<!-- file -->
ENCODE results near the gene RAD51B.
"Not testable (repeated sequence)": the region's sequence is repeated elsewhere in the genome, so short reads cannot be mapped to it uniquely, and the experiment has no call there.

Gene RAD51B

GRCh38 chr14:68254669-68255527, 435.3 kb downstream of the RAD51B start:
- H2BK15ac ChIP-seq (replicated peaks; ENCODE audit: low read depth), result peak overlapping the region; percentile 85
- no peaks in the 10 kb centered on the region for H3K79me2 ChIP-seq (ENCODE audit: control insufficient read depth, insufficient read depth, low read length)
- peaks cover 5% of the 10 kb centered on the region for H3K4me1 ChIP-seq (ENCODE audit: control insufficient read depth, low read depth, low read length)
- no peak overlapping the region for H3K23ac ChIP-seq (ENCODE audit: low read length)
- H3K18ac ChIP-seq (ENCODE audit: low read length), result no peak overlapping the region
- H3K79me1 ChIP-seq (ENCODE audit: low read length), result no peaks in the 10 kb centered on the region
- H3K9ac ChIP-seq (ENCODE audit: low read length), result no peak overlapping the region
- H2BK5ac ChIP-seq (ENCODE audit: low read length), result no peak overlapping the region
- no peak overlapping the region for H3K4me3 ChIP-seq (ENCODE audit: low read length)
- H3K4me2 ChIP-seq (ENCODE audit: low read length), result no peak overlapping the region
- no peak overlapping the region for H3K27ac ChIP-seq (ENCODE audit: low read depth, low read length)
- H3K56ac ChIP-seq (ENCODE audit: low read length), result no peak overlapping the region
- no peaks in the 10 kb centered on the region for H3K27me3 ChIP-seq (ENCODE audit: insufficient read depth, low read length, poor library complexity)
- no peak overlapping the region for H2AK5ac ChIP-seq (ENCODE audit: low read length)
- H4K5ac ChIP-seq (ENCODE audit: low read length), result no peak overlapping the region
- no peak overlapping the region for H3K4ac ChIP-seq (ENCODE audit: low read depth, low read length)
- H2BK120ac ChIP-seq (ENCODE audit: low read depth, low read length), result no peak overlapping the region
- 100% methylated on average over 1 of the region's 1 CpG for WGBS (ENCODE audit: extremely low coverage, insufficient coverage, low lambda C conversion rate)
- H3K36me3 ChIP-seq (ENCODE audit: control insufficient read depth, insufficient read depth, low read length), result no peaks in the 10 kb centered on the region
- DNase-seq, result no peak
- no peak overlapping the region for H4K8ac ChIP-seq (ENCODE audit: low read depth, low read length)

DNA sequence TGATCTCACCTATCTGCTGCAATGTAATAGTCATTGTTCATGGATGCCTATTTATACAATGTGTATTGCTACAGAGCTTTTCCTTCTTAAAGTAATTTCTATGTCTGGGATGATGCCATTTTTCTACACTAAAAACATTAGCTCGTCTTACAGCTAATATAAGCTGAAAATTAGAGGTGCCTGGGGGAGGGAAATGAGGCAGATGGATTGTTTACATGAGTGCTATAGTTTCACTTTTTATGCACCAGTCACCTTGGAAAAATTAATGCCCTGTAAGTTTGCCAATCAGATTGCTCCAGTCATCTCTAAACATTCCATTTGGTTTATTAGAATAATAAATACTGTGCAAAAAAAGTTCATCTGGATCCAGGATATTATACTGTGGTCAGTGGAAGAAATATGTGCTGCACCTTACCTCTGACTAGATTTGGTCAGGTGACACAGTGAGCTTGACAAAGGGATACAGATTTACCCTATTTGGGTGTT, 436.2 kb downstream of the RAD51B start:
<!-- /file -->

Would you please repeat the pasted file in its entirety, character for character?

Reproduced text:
ENCODE results near the gene RAD51B.
"Not testable (repeated sequence)": the region's sequence is repeated elsewhere in the genome, so short reads cannot be mapped to it uniquely, and the experiment has no call there.

Gene RAD51B

GRCh38 chr14:68254669-68255527, 435.3 kb downstream of the RAD51B start:
- H2BK15ac ChIP-seq (replicated peaks; ENCODE audit: low read depth), result peak overlapping the region; percentile 85
- no peaks in the 10 kb centered on the region for H3K79me2 ChIP-seq (ENCODE audit: control insufficient read depth, insufficient read depth, low read length)
- peaks cover 5% of the 10 kb centered on the region for H3K4me1 ChIP-seq (ENCODE audit: control insufficient read depth, low read depth, low read length)
- no peak overlapping the region for H3K23ac ChIP-seq (ENCODE audit: low read length)
- H3K18ac ChIP-seq (ENCODE audit: low read length), result no peak overlapping the region
- H3K79me1 ChIP-seq (ENCODE audit: low read length), result no peaks in the 10 kb centered on the region
- H3K9ac ChIP-seq (ENCODE audit: low read length), result no peak overlapping the region
- H2BK5ac ChIP-seq (ENCODE audit: low read length), result no peak overlapping the region
- no peak overlapping the region for H3K4me3 ChIP-seq (ENCODE audit: low read length)
- H3K4me2 ChIP-seq (ENCODE audit: low read length), result no peak overlapping the region
- no peak overlapping the region for H3K27ac ChIP-seq (ENCODE audit: low read depth, low read length)
- H3K56ac ChIP-seq (ENCODE audit: low read length), result no peak overlapping the region
- no peaks in the 10 kb centered on the region for H3K27me3 ChIP-seq (ENCODE audit: insufficient read depth, low read length, poor library complexity)
- no peak overlapping the region for H2AK5ac ChIP-seq (ENCODE audit: low read length)
- H4K5ac ChIP-seq (ENCODE audit: low read length), result no peak overlapping the region
- no peak overlapping the region for H3K4ac ChIP-seq (ENCODE audit: low read depth, low read length)
- H2BK120ac ChIP-seq (ENCODE audit: low read depth, low read length), result no peak overlapping the region
- 100% methylated on average over 1 of the region's 1 CpG for WGBS (ENCODE audit: extremely low coverage, insufficient coverage, low lambda C conversion rate)
- H3K36me3 ChIP-seq (ENCODE audit: control insufficient read depth, insufficient read depth, low read length), result no peaks in the 10 kb centered on the region
- DNase-seq, result no peak
- no peak overlapping the region for H4K8ac ChIP-seq (ENCODE audit: low read depth, low read length)

DNA sequence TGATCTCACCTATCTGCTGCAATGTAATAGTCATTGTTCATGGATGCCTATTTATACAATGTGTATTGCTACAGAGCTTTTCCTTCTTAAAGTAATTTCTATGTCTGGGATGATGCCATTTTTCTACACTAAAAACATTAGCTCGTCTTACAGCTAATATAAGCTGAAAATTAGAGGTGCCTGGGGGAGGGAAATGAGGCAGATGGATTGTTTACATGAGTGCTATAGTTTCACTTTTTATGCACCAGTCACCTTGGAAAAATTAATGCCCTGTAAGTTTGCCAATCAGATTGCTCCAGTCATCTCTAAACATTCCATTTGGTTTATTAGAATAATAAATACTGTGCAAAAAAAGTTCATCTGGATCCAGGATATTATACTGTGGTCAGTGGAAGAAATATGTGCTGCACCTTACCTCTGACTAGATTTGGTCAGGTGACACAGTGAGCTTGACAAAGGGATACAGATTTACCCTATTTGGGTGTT, 436.2 kb downstream of the RAD51B start: